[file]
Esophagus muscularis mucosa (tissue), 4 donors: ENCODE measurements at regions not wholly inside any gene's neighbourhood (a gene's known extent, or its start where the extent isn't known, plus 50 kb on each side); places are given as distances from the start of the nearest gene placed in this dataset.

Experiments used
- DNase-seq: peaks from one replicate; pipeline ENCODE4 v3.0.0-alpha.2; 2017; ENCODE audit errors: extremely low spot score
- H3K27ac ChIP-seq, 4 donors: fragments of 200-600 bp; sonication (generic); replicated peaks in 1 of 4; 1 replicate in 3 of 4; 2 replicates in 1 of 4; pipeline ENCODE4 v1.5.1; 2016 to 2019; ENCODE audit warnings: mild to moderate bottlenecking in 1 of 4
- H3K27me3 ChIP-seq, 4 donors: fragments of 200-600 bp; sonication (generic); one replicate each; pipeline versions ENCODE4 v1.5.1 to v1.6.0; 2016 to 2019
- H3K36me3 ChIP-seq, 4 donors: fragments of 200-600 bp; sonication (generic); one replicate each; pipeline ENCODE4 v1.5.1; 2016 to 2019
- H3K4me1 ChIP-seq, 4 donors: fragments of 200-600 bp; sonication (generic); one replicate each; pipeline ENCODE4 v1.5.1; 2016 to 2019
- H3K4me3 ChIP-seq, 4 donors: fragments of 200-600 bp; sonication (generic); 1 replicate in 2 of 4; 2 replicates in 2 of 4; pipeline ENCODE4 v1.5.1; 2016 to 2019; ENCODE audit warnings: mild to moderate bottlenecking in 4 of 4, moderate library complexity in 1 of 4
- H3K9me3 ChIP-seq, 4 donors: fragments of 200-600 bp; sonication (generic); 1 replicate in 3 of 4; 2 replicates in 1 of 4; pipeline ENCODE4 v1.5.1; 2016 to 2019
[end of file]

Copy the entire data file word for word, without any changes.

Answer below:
Esophagus muscularis mucosa (tissue), 4 donors: ENCODE measurements at regions not wholly inside any gene's neighbourhood (a gene's known extent, or its start where the extent isn't known, plus 50 kb on each side); places are given as distances from the start of the nearest gene placed in this dataset.

Experiments used
- DNase-seq: peaks from one replicate; pipeline ENCODE4 v3.0.0-alpha.2; 2017; ENCODE audit errors: extremely low spot score
- H3K27ac ChIP-seq, 4 donors: fragments of 200-600 bp; sonication (generic); replicated peaks in 1 of 4; 1 replicate in 3 of 4; 2 replicates in 1 of 4; pipeline ENCODE4 v1.5.1; 2016 to 2019; ENCODE audit warnings: mild to moderate bottlenecking in 1 of 4
- H3K27me3 ChIP-seq, 4 donors: fragments of 200-600 bp; sonication (generic); one replicate each; pipeline versions ENCODE4 v1.5.1 to v1.6.0; 2016 to 2019
- H3K36me3 ChIP-seq, 4 donors: fragments of 200-600 bp; sonication (generic); one replicate each; pipeline ENCODE4 v1.5.1; 2016 to 2019
- H3K4me1 ChIP-seq, 4 donors: fragments of 200-600 bp; sonication (generic); one replicate each; pipeline ENCODE4 v1.5.1; 2016 to 2019
- H3K4me3 ChIP-seq, 4 donors: fragments of 200-600 bp; sonication (generic); 1 replicate in 2 of 4; 2 replicates in 2 of 4; pipeline ENCODE4 v1.5.1; 2016 to 2019; ENCODE audit warnings: mild to moderate bottlenecking in 4 of 4, moderate library complexity in 1 of 4
- H3K9me3 ChIP-seq, 4 donors: fragments of 200-600 bp; sonication (generic); 1 replicate in 3 of 4; 2 replicates in 1 of 4; pipeline ENCODE4 v1.5.1; 2016 to 2019